thumbnail

Ancient maize from Chacoan great houses: Where was it grown?

Proceedings of the National Academy of Sciences of the United States of America

By:
, , , , , , and
DOI: 10.1073/pnas.2135068100

Links

Abstract

In this article, we compare chemical (87Sr/86Sr and elemental) analyses of archaeological maize from dated contexts within Pueblo Bonito, Chaco Canyon, New Mexico, to potential agricultural sites on the periphery of the San Juan Basin. The oldest maize analyzed from Pueblo Bonito probably was grown in an area located 80 km to the west at the base of the Chuska Mountains. The youngest maize came from the San Juan or Animas river flood-plains 90 km to the north. This article demonstrates that maize, a dietary staple of southwestern Native Americans, was transported over considerable distances in pre-Columbian times, a finding fundamental to understanding the organization of pre-Columbian southwestern societies. In addition, this article provides support for the hypothesis that major construction events in Chaco Canyon were made possible because maize was brought in to support extra-local labor forces.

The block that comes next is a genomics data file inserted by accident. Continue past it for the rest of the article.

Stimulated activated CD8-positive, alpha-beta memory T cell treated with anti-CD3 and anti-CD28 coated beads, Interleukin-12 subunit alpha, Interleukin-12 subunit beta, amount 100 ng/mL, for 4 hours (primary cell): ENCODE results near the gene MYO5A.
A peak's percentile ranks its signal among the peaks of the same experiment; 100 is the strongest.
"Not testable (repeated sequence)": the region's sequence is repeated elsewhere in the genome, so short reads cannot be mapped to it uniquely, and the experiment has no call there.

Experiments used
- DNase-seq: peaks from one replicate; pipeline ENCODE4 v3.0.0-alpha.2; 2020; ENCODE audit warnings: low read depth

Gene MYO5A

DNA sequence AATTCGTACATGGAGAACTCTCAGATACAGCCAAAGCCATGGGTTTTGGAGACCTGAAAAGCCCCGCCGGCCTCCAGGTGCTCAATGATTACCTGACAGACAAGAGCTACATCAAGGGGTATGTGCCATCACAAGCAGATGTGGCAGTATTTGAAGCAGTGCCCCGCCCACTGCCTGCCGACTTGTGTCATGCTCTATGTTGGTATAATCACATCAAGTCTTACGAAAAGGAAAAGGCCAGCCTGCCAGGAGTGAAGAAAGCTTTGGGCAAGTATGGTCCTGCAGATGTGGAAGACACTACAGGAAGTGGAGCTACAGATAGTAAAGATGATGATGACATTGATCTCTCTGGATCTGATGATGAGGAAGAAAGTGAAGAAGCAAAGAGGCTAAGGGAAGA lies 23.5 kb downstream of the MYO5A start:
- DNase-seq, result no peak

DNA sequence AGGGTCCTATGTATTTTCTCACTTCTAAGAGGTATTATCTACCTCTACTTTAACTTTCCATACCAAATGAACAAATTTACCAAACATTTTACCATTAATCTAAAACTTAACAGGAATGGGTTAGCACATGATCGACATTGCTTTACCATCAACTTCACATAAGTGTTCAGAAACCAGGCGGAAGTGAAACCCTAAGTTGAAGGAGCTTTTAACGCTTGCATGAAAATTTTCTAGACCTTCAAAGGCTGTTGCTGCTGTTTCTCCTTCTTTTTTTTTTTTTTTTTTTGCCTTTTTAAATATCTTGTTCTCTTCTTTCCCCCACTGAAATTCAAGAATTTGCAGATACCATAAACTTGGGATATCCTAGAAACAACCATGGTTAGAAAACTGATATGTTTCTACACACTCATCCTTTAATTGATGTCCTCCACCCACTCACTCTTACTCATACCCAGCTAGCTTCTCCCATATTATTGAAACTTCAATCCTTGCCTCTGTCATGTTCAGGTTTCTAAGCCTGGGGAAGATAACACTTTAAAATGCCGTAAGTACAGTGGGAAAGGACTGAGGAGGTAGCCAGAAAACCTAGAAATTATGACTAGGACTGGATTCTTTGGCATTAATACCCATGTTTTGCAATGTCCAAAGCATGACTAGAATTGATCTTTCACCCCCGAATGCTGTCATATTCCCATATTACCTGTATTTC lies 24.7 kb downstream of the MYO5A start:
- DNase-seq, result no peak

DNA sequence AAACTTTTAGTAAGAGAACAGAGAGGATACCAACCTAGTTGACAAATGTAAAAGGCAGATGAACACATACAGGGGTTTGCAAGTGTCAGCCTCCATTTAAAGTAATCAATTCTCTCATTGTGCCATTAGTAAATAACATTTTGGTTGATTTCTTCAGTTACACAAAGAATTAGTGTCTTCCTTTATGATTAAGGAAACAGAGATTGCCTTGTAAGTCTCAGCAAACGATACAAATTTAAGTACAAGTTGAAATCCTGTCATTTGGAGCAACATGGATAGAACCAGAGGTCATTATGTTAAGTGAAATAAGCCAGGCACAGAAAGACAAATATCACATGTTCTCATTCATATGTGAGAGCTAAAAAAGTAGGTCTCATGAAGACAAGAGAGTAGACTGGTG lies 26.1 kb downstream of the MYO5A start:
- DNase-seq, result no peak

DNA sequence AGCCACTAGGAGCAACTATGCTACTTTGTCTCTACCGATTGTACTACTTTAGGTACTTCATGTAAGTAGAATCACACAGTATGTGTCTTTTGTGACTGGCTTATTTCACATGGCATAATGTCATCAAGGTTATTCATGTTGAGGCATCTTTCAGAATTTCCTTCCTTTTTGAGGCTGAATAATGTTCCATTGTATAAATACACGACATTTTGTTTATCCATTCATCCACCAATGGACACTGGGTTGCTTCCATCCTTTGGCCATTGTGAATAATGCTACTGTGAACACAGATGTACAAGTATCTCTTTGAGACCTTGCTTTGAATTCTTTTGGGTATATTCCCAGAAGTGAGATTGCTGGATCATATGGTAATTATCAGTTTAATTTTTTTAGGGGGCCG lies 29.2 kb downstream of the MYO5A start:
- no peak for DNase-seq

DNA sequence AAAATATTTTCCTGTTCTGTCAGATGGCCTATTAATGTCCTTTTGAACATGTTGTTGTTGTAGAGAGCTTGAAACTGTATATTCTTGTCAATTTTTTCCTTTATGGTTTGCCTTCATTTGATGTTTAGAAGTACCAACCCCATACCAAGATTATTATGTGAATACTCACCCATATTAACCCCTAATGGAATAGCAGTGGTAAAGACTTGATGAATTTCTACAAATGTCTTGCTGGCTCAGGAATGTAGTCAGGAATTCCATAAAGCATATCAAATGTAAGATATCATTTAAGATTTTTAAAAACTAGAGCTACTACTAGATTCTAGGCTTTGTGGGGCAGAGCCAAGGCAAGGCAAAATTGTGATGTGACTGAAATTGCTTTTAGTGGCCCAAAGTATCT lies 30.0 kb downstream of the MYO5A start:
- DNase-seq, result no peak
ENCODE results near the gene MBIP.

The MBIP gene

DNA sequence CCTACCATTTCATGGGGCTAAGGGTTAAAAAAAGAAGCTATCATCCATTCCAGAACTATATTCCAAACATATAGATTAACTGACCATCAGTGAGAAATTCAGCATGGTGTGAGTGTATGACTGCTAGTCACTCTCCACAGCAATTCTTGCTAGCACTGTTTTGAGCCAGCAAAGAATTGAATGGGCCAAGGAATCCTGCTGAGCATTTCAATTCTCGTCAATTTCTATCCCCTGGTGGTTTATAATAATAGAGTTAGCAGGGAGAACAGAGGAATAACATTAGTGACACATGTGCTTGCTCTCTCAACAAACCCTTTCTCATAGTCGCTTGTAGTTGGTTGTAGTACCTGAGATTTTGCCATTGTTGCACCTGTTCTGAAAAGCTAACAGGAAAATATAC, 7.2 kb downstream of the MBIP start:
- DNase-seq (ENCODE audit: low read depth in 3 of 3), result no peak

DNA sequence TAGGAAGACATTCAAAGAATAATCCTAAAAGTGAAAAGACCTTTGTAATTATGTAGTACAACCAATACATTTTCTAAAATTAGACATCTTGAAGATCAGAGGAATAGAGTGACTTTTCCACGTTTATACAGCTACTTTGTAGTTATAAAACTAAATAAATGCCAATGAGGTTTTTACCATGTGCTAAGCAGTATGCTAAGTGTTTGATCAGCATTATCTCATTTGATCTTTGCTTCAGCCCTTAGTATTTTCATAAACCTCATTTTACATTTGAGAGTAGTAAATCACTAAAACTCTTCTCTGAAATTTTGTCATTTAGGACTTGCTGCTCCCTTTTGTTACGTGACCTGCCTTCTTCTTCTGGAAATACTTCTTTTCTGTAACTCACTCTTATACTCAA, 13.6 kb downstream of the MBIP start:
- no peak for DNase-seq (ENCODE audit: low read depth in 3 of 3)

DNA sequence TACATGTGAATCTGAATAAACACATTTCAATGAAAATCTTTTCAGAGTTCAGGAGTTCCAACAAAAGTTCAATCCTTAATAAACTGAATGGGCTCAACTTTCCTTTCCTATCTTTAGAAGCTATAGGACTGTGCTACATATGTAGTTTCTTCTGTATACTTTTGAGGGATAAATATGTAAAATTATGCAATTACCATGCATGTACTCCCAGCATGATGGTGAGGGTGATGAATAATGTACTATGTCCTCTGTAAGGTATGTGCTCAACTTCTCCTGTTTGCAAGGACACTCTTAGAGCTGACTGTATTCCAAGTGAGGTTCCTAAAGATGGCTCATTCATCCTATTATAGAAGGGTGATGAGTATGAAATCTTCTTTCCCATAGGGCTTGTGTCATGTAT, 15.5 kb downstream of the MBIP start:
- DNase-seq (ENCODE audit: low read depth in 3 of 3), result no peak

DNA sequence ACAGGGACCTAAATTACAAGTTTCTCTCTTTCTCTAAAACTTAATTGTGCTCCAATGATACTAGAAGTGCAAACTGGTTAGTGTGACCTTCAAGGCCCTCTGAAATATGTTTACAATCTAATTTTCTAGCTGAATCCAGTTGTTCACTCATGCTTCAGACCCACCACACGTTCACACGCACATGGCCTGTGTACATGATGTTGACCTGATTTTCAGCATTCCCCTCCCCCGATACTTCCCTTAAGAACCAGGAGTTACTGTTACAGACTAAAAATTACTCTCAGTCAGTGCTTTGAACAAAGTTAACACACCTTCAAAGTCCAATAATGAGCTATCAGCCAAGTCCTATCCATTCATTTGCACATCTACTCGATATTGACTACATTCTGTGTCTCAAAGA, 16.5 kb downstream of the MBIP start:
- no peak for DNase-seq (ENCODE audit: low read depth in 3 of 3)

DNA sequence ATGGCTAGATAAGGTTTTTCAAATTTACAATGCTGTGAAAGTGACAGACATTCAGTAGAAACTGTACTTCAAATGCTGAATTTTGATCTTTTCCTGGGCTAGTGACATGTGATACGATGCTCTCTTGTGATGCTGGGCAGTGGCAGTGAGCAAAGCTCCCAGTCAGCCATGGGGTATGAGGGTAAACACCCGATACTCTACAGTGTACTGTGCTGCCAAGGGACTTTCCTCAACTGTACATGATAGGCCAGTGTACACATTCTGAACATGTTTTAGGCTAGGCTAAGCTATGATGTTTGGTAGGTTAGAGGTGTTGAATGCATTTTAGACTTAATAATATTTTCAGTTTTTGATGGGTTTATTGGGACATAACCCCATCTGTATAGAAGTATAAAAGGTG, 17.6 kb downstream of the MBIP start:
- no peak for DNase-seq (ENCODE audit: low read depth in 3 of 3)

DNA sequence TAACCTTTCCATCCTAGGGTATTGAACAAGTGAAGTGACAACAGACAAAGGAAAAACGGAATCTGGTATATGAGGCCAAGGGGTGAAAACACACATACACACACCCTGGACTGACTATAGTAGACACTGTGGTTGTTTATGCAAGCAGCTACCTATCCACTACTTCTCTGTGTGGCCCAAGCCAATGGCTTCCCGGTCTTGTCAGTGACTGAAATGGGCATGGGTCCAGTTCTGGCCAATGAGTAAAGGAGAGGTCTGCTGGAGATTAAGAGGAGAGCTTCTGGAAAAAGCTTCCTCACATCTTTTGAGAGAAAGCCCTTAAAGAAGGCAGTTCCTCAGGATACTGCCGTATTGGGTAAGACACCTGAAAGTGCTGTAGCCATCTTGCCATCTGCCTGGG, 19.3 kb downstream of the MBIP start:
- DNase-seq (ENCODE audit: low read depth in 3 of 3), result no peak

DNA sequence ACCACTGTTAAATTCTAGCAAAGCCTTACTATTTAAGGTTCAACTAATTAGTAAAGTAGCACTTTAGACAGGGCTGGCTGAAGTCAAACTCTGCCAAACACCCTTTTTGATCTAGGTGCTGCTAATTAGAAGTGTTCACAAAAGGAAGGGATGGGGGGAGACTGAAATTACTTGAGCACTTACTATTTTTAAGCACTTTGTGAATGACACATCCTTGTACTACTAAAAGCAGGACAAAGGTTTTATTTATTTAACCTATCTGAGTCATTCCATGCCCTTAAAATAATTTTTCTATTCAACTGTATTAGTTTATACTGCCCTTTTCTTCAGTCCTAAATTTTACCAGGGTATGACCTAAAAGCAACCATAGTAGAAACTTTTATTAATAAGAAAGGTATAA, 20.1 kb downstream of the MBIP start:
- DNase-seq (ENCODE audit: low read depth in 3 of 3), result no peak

Additional Publication Details

Publication type:
Article
Publication Subtype:
Journal Article
Title:
Ancient maize from Chacoan great houses: Where was it grown?
Series title:
Proceedings of the National Academy of Sciences of the United States of America
DOI:
10.1073/pnas.2135068100
Volume
100
Issue:
22
Year Published:
2003
Language:
English
Larger Work Type:
Article
Larger Work Subtype:
Journal Article
Larger Work Title:
Proceedings of the National Academy of Sciences of the United States of America
First page:
13111
Last page:
13115